GREGORY V. PIKE.
GREGORY v. PIKE. (Circuit Court ot Appeals, First Circuit. No. 195·.
ApPEAI,-DECREE PURSUANT TO MAKDATE.
October 23, 1896.)
An appeal trom a decree entered in a circuit court pursuant to a mandate from the circuit court of appeals should not be entertained by the latter court when no errors are assigned as to any matters arising subsequent to the mandate, or when permission for appeal was not obtained or asked ot the appellate court. In re Gamewell Fire-Alarm Tel. Co., 20 C. C. A. Ill, 73 Fed. 908, fOllowed.
Appeal from the Circuit Court of the United States for the District of Massaclmsetts. This was a suit originally brought in the supreme judicial court of Massachusetts by Charles A. Gregory against Frederick A. Pike and others to compel the surrender of certain notes. The case was removed to the United States circuit court. In a supplemental bill filed by complainant, additional parties were made defendants, and, by amendment, after the decease of Charles A. Gregory his exe· cutrix, Mary H. Pike, was made defendant. The facts out of which the controversy arose are fully stated in 15 C. C. A. 33, and 67 Fed. 837. Appeals from the decree of the circuit court were taken to the circuit court of appeals, and that court made an order directing the form of the final decree. The case was remanded to the circuit court with a mandate requiring the entry of the decree in conformity with the order. From the decree entered by the circuit court, plaintiff appealed. Francis A. Brooks, for appellant John Lowell and Thomas H. Talbot, for appellee. Before PUTNAM, Circuit Judge, and WEBB and ALDRICH, District Judges. PER OURIAM. This is an appeal, allowed by the circuit court from a decree entered in that court pursuant to a mandate from this court; and we are now asked by the appellee, Mary H. Pike, to dismiss it. It is now said that the decree in the circuit court departs from the mandate in some particulars. The departures were not assigned as errors. No errors were assigned as to anything arising subsequent to the judgment of this court on which the mandate issued, nor was the permission of this court for the present appeal ob· tained or asked. Therefore the· principles announced by us in Re Gamewell Fire·Alarm Tel. Co., 20 C. C. A. 111, 73 Fed. 908, and in Re Pike, where our opinion was passed down September 17, 1896 (76 Fed. 400), govern this case, and compel us to conclude that this appeal will not lie. . The appeal is dismissed, with costs in this court for Mary H. Pike incidental to her motion to dismiss. 77F.-16
77 ll'!"DERAL REPORTll1R.
PRACTICE-DEPOSITIONS AND INTERROGATORIES-STATE STATUTES.
The act of March 9, 1892 (2 Supp. Rev. St. p. 4,) providing that, "in addition to tbe mode of taking depositions of witnesses in causes pending at law or in, equity" in the federal courts, "it shall be lawful to take the depositlons or testimony of witnesses in the mode prescribed. by the laws of the state in which the courts are held," merely provided an additional mode of taking depositions and obtaining answers on interrogatories in the cases already authorized, and did not confer additional rights to obtain proofs by intelTogatories addressed to the adverse party in actions at law under the provisions of state statutes.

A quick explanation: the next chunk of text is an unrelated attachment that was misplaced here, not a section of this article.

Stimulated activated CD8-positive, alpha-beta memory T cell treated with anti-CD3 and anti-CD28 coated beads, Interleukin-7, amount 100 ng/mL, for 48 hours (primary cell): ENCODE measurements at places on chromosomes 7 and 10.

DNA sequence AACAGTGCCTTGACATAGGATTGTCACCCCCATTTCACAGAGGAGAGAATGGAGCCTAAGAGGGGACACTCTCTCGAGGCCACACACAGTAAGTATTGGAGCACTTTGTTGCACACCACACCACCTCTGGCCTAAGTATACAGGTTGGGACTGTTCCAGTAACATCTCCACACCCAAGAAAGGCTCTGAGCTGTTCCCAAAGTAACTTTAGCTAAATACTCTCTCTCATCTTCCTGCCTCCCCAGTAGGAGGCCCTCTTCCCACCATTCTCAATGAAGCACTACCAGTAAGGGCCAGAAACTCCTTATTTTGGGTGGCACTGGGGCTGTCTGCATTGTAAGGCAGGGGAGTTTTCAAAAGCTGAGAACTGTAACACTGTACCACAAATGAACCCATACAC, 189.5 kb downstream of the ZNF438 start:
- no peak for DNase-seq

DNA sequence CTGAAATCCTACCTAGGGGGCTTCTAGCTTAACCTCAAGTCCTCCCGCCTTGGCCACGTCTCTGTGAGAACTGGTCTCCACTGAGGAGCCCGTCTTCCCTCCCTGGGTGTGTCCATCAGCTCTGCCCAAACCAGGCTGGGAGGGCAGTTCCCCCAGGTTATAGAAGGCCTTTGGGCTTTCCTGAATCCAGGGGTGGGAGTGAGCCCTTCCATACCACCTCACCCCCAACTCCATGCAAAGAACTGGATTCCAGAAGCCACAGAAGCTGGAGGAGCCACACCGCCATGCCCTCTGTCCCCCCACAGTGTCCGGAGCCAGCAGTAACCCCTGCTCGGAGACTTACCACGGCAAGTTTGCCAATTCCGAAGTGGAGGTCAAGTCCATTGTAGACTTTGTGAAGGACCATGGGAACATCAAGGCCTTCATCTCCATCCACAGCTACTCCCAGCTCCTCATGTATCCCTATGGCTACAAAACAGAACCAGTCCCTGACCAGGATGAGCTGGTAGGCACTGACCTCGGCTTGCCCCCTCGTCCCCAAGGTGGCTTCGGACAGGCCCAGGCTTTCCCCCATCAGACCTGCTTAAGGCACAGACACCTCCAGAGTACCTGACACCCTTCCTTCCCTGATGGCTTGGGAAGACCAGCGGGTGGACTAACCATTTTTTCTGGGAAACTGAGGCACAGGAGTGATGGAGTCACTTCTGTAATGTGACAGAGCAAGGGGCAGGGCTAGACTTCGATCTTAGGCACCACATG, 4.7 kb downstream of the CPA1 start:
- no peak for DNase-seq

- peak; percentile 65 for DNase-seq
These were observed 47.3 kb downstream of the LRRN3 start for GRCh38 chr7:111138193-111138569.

These were four actions at law, brought by the National CashRegister Company; the first three being against Arthur S. Leland and others, and the fourth against James H. Wright and others. 'fhe case was heard upon a motion by plaintiff for default because of the failure of the defendants to answer certain interrogatories filed in accordance with the state statute. The right to proceed under the state statute was claimed under the act of congress of March 9, 1892, which reads as follows:
"Chapter 14.· An act to provide an additional mode of taking depositions of witnesses in causes pending in the courts of the United States. Be it enacted by the senate and house of representatives of the United States of America in congress assembled, that in addition to the mode of taking the depositions of witnesses in causes pending' at iaw or equity in the district and circuit courts of the United States, it shall be lawful to take the depositions or testimony of witnesses in the mode prescribed by the laws of the state in which the courts are held."
Russell & Russell, for plaintiff. Fish,Richardson & Storrow, for defendants. ALDRIOH, Distdct Judge. We will assume, for the purposes of these cases, that the patent action on the case for damages for infringement of patent rights, under section 4919 of the Revised Statutes, is to be treated as the common-law action of case; and the question presented arises upon the plaintiff's motion for default, grounded upon the defendants' failure to answer interrogatories, filed by tlJ,e plaintiff, against the defendants in accordance with the provisions of section 49 of the practice act of Massachusetts. It is provided by section 861 of the Revised Statutes of the United States that "the mode of proof in the trial of actions at common law shall be by oral testimony and examination of witnesses in open court, except as hereinafter provided"; and it is conceded in the case at bar that adverse parties living within 100 miles of the place of trial, not bound On a voyage to sea, about to go out of the United States, or out of the district, and to a greater distance than 100 miles from the place of trial, and who are neither ancient nor infirm, are not witnesses within the provisos following section 861 of the Revised Statutes, and that the matter sought by the interrogatories would not be testimony within the meaning of section 861. Ex parte Fisk, 113 U. S.